It's pretty clear that dramatic subjects such as terrorism and illegal immigration are having an effect on the 2016 presidential campaign.
But perhaps a less heralded undercurrent in this year's race is free trade.
Both candidates have taken a stance against unbridled globalization, to varied degrees. Republican Donald Trump has upended his party's standard rhetoric by coming out strongly against international trade agreements, while Democrat Hillary Clinton has more subtly distanced herself from the 12-nation Trans-Pacific Partnership, a deal intended to be President Obama's free-trade legacy.
But exactly what voters think of globalization and free trade isn't quite so clear. Despite the negative rhetoric during the campaign, a new poll from the Chicago Council on Global Affairs appears to show an American public with some surprisingly positive attitudes toward globalization.
Remarkably, 65 percent of Americans said globalization is mostly good for the United States, while 34 percent said it is mostly bad.
More remarkable still, those positive feelings could be found across the political spectrum: 74 percent of Democrats said globalization is mostly good, with even the core supporters of Sen. Bernie Sanders (Vt.) — Clinton's rival in the Democratic primary contest — mostly positive about globalization (75 percent said it is positive for the United States, compared with 76 percent of core Clinton supporters). On the Republican side, 59 percent said globalization is mostly good, although that number dropped to 50 percent for core Trump supporters. Meanwhile, 61 percent of independents said globalization is positive.
In almost 20 years of Chicago Council polling on free trade, these numbers were the highest they had ever been for Democrats. In 1998, when the poll began, just 55 percent of Democrats had a positive view of globalization. For Republicans and independents, positive views of globalization have surged since six years ago, when they dropped to 51 percent and 52 percent, respectively.
Looking more generally over a history of attitudes to free trade and globalization, the Chicago Council's data seems to suggest that in the past 10 years, Democrats have become more positive about free trade while Republicans have become more negative. (Independents have largely stayed the same.)
But despite these shifts, attitudes seem to be more positive than the 2016 election-season rhetoric might lead you to believe. Even the controversial TPP is largely supported, with 60 percent of Americans saying they approve of it — a slight dip from last year, when 64 percent said they supported it. It also had a fair amount of cross-party support — 71 percent of Democrats said they support it, compared with 58 percent of Republicans and 52 percent of independents — although only 47 percent of Trump supporters said they favored the agreement.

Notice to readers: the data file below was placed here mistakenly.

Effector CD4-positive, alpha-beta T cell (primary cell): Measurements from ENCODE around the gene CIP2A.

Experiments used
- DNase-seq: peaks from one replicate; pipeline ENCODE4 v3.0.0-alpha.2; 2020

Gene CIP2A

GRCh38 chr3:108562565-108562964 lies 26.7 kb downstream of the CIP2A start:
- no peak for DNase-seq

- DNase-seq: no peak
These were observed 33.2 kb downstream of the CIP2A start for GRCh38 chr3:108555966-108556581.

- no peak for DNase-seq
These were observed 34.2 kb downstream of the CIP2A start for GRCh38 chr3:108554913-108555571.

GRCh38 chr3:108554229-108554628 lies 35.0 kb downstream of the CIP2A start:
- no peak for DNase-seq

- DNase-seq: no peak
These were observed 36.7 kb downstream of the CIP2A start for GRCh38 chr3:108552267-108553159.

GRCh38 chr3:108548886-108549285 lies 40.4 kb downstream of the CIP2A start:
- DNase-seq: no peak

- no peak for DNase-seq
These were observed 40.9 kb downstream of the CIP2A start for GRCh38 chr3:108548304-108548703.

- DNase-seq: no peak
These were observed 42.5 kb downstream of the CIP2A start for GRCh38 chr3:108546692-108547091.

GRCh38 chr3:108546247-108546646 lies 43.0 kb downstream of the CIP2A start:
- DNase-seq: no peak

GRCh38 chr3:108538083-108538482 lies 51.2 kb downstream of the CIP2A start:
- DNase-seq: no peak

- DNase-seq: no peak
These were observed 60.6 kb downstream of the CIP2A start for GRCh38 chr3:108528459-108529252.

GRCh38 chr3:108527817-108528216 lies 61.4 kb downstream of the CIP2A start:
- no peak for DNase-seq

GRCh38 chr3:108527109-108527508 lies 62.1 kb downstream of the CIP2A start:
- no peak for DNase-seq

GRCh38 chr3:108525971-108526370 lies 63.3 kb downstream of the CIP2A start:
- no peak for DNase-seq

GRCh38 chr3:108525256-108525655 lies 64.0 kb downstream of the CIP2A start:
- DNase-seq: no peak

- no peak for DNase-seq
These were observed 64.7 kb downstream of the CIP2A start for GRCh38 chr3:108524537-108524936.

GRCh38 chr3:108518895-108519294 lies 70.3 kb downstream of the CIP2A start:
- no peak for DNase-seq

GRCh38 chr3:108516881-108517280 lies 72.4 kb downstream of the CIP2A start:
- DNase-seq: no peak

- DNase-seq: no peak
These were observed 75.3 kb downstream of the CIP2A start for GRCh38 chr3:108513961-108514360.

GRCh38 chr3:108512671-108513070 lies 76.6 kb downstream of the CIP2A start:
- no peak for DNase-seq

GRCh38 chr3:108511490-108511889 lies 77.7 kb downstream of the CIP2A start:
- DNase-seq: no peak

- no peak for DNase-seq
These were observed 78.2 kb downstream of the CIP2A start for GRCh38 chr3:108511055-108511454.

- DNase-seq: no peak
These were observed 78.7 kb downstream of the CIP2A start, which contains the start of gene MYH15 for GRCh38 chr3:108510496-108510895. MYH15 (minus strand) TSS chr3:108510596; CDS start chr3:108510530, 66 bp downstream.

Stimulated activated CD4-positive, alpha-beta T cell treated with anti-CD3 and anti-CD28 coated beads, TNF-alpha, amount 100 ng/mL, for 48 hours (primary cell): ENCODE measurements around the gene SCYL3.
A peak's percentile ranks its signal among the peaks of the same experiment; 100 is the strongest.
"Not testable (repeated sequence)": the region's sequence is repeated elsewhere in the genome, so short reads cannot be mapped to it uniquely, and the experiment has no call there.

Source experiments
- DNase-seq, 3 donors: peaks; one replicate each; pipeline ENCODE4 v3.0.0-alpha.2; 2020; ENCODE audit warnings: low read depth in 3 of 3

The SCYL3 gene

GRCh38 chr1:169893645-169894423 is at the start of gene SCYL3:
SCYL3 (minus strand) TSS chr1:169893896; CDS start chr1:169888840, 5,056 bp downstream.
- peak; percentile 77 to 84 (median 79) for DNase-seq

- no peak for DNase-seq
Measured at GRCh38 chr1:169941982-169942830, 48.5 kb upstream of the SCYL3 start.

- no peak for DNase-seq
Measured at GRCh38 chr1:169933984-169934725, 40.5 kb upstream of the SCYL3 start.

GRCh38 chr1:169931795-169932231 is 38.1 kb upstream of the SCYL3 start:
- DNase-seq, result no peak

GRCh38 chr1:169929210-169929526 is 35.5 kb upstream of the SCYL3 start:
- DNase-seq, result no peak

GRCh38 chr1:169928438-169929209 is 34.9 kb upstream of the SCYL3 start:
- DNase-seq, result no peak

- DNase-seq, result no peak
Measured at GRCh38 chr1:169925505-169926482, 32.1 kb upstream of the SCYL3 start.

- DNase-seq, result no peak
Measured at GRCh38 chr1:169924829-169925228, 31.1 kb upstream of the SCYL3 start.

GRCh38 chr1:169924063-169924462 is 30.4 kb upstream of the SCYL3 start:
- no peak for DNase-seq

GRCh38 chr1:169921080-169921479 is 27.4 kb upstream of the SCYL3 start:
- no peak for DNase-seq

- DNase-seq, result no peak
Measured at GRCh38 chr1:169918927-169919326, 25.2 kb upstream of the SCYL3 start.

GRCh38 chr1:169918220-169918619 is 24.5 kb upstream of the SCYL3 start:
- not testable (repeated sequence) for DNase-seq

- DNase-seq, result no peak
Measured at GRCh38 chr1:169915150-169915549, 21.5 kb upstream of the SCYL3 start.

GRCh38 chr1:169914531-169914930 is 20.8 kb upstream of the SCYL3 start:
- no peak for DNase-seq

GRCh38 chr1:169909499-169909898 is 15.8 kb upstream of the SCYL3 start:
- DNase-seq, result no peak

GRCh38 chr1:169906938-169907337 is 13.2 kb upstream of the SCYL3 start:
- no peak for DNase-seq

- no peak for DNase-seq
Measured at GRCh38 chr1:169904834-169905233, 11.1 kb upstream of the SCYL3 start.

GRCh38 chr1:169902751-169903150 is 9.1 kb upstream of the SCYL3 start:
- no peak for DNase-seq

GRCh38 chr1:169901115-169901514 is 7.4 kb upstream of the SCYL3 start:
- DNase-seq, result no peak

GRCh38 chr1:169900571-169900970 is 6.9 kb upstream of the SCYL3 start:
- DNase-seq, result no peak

When asked about specifics of international trade, American voters seemed to think it was good for them personally. Seventy percent said globalization made things better for them as consumers (75 percent for Democrats, 66 percent for Republicans and 69 percent for independents), while 64 percent said their standard of living improved because of globalization (72 percent of Democrats, and 60 percent of both Republicans and independents). More generally, 59 percent of Americans said international trade was good for the U.S. economy and 57 percent said it was good for U.S. companies.
The Chicago Council also noted that partisanship wasn't the only factor that influenced support for free trade. In general, if an American was younger, better educated, had a higher income and/or was nonwhite, they were more likely to have a positive view of free trade's effect on the United States and their own lives.
Americans were less positive about international trade's effect on jobs. Just 40 percent said international trade was good at creating jobs in the United States, while 35 percent said it was good for American workers' job security. In both instances, Republicans were notably less positive than Democrats and independents, although other demographic factors made little difference.
More than 2,000 adults were interviewed between June 10 and June 27 for the Chicago Council poll, with margins of error of 2.2 to 3.5 points, depending on the question, and higher margins of error for partisan subgroups. The Chicago Council has released a number of reports on the results of this survey recently, including in-depth looks at the views of supporters of both Clinton and Trump.
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